Japan marked one year until the postponed Tokyo Olympics on Thursday, but questions remain about whether the games can go ahead after the host city recorded a single-day record of new cases of novel coronavirus infection.

The Summer Games were originally scheduled to open on Friday in the Japanese capital, featuring about 11,000 athletes from over 200 countries and regions, before the global health crisis forced the one-year postponement of the Olympics and Paralympics.

Despite the new schedule, the virus continues to cast a shadow over the games.

The Olympic organizers held a ceremonial event behind closed doors at the new National Stadium, the games' main venue, on Thursday evening, just hours after the Tokyo metropolitan government reported 366 new cases of virus infection, topping 300 in a single day for the first time.

Japanese swimming star Rikako Ikee, who was diagnosed with leukemia last year, held a lantern with the Olympic flame and delivered a speech calling on fellow athletes to unite during a difficult time.

(Pool photo)(Kyodo)
Japanese swimming star Rikako Ikee holds a lantern with the Olympic flame in Tokyo on July 23, 2020. (Pool photo)(Kyodo)

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"It was my dream to compete at these games. The Olympics and Paralympics are special for athletes," said Ikee, a multiple national record holder who now aims to take part in the 2024 Paris Games.

"I think having the goal suddenly disappear from your eyes leaves you with a sense of loss beyond words. I know because I had this disease called leukemia."

Ikee became a star in Japan after winning six gold medals at the 2018 Asian Games. She was discharged from the hospital in December and has been training in a bid to make her competitive return in October.

"You need the power of hope in order to overcome adversity," she said. "I want the flame of hope to burn here on this day next year."

The first Summer Games in Tokyo since 1964 are set to stage a record 33 sports made up of 339 events between July 23 and Aug. 8 next year, with the Paralympics to follow between Aug. 24 and Sept. 5.

In a statement released by the games organizers, International Olympic Committee President Thomas Bach said, "With only one year to go, a mammoth task still lies ahead of us."

"With our Japanese partners and friends, we agree that we have to adapt the planning of the Olympic Games Tokyo 2020 to the requirements of the global crisis, while maintaining the unique spirit and message that define our mission."

Since the unprecedented decision to delay the games, the local organizing committee has been reworking its preparations made over the past six years.

However, a nationwide poll by Kyodo News released Sunday found only 23.9 percent of respondents want to see the games held next year. Meanwhile, 36.4 percent of respondents back a further delay, while 33.7 percent think the event should be canceled altogether.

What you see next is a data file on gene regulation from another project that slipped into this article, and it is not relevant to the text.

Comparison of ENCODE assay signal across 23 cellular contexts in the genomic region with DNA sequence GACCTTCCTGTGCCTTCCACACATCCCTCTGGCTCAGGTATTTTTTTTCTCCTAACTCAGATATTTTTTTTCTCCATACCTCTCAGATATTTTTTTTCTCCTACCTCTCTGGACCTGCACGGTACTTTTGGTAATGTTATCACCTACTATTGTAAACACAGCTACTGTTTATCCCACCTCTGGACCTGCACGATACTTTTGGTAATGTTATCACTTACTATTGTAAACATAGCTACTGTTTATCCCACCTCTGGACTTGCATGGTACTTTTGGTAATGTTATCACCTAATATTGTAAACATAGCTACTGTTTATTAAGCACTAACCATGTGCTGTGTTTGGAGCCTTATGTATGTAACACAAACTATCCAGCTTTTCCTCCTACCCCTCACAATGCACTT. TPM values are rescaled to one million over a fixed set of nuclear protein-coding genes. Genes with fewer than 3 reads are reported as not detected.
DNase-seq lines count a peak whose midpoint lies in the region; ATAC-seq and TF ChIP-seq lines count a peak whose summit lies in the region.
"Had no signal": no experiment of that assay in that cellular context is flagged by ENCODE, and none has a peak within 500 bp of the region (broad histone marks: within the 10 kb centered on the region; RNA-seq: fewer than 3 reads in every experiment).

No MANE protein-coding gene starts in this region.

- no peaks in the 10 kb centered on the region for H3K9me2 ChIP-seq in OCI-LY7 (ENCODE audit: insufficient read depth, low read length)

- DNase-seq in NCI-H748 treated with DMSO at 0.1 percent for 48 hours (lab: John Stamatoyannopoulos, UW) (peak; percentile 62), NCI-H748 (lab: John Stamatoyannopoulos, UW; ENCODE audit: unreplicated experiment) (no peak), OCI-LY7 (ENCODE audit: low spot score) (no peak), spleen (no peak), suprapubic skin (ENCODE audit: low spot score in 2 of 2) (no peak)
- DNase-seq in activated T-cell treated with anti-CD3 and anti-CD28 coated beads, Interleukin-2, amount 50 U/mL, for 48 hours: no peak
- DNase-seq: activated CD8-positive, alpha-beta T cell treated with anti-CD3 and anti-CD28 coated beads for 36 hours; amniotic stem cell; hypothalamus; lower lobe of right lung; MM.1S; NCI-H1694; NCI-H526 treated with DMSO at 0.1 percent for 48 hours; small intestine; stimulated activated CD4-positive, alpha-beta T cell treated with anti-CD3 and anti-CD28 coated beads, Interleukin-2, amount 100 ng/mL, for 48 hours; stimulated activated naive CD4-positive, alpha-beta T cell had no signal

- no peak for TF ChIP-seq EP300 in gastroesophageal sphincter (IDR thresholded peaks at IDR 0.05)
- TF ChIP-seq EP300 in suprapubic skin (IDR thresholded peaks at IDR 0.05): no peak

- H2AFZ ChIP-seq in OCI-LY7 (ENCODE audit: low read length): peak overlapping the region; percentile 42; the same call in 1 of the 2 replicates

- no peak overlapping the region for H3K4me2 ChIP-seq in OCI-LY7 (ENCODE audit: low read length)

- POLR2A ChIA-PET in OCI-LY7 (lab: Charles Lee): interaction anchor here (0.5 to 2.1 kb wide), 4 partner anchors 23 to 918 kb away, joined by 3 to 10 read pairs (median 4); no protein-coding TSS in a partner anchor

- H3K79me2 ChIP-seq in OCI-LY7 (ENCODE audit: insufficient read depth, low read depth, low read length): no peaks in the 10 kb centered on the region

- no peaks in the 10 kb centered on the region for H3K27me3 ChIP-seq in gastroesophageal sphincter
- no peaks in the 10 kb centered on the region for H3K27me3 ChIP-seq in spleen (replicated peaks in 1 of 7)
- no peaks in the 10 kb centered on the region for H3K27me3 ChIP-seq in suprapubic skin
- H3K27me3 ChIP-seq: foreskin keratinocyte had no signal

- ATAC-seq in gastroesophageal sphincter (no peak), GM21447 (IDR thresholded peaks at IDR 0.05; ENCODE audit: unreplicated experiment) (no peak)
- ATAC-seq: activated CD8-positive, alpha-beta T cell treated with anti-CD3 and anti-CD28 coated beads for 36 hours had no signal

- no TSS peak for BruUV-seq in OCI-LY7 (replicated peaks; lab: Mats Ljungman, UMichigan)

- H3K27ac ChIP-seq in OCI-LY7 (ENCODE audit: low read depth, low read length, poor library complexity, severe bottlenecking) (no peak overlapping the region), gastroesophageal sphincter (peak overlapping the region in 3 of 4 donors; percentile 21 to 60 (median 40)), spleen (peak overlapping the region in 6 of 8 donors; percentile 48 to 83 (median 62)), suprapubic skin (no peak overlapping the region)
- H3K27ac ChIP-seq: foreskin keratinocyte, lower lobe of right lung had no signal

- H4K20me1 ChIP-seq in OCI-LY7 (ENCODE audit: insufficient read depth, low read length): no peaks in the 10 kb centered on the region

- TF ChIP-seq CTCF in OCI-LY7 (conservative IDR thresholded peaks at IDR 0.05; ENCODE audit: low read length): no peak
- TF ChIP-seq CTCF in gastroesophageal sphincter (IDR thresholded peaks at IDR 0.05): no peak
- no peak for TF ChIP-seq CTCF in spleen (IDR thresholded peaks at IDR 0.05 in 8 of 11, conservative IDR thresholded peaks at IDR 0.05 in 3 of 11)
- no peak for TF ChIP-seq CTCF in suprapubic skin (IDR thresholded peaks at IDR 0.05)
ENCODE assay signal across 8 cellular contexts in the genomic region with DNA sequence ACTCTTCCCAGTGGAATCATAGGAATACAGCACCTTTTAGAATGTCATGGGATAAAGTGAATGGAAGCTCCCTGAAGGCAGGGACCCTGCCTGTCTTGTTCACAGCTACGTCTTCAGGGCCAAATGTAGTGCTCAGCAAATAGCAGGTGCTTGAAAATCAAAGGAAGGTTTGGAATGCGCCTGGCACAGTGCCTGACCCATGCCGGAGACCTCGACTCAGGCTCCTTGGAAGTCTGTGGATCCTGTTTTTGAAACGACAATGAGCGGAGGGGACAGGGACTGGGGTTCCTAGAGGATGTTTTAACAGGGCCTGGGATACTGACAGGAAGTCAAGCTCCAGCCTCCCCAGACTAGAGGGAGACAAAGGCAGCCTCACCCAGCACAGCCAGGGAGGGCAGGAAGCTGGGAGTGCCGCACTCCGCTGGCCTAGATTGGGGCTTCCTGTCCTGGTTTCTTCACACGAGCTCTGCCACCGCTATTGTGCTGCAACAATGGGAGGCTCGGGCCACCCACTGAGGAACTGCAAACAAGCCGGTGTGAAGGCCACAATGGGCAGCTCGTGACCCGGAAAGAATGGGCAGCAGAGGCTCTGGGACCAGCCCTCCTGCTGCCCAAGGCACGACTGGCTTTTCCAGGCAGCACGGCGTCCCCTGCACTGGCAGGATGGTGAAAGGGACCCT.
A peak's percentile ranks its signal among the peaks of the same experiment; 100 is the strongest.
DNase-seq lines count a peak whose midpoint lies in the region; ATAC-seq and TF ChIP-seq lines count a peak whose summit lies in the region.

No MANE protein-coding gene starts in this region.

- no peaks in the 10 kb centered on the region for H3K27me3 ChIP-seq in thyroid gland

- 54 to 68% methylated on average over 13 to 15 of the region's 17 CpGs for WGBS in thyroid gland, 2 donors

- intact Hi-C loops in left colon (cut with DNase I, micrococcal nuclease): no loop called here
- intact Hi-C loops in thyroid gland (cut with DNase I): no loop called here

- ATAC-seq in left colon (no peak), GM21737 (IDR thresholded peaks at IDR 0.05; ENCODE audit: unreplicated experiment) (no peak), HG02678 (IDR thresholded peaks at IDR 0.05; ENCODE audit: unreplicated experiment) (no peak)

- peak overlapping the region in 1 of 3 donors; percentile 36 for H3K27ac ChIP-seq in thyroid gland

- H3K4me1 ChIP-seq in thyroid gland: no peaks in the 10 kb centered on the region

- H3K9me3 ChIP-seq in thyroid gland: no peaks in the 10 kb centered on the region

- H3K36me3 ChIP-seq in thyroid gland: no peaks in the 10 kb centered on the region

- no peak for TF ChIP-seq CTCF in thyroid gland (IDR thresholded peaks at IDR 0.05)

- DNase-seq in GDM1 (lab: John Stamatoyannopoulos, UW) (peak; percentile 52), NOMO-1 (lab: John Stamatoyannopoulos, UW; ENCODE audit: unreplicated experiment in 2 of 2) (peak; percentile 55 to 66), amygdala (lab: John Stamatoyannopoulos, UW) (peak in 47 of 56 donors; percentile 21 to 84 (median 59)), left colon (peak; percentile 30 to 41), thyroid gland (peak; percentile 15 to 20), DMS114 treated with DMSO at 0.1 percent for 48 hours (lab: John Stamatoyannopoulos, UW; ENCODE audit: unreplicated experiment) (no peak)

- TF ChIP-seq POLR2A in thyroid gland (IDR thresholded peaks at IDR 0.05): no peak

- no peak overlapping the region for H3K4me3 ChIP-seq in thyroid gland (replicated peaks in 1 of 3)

Photo taken July 23, 2020, in front of Shimbashi Station in Tokyo shows a countdown board to the Tokyo Olympics, postponed until 2021 due to the coronavirus pandemic. (Kyodo)

In an effort to cut extra costs and secure the safety of athletes, spectators and staff, the organizers and the International Olympic Committee have agreed to hold a "simplified" games.

Next year's games, which are still known as "Tokyo 2020," will be held at the same competition venues and under the same schedule as planned before the postponement, the organizers said Friday.

While the IOC has agreed to allocate an extra $650 million, which is approximately 69 billion yen, the additional cost for the postponed games is expected to run into several hundreds of billions of yen. The organizing committee has been calculating the extra cost and expects to make an official report in the fall.

Last week, Japan's Olympic minister Seiko Hashimoto said the government will consider easing travel restrictions for foreign athletes and officials attending the games.

This measure will allow athletes and related parties to enter Japan even if the global virus situation prevents the government from lifting the ban on certain countries, according to several sources close to the matter.

Japanese Prime Minister Shinzo Abe and IOC President Thomas Bach agreed on March 24 to push back the games after athletes and National Olympic Committees voiced fears over the virus, and a number of qualifying events had to be canceled.

Last year, the games organizers and Tokyo metropolitan government held a ceremony on July 24 to mark the one-year countdown and unveiled the designs of the Olympic medals.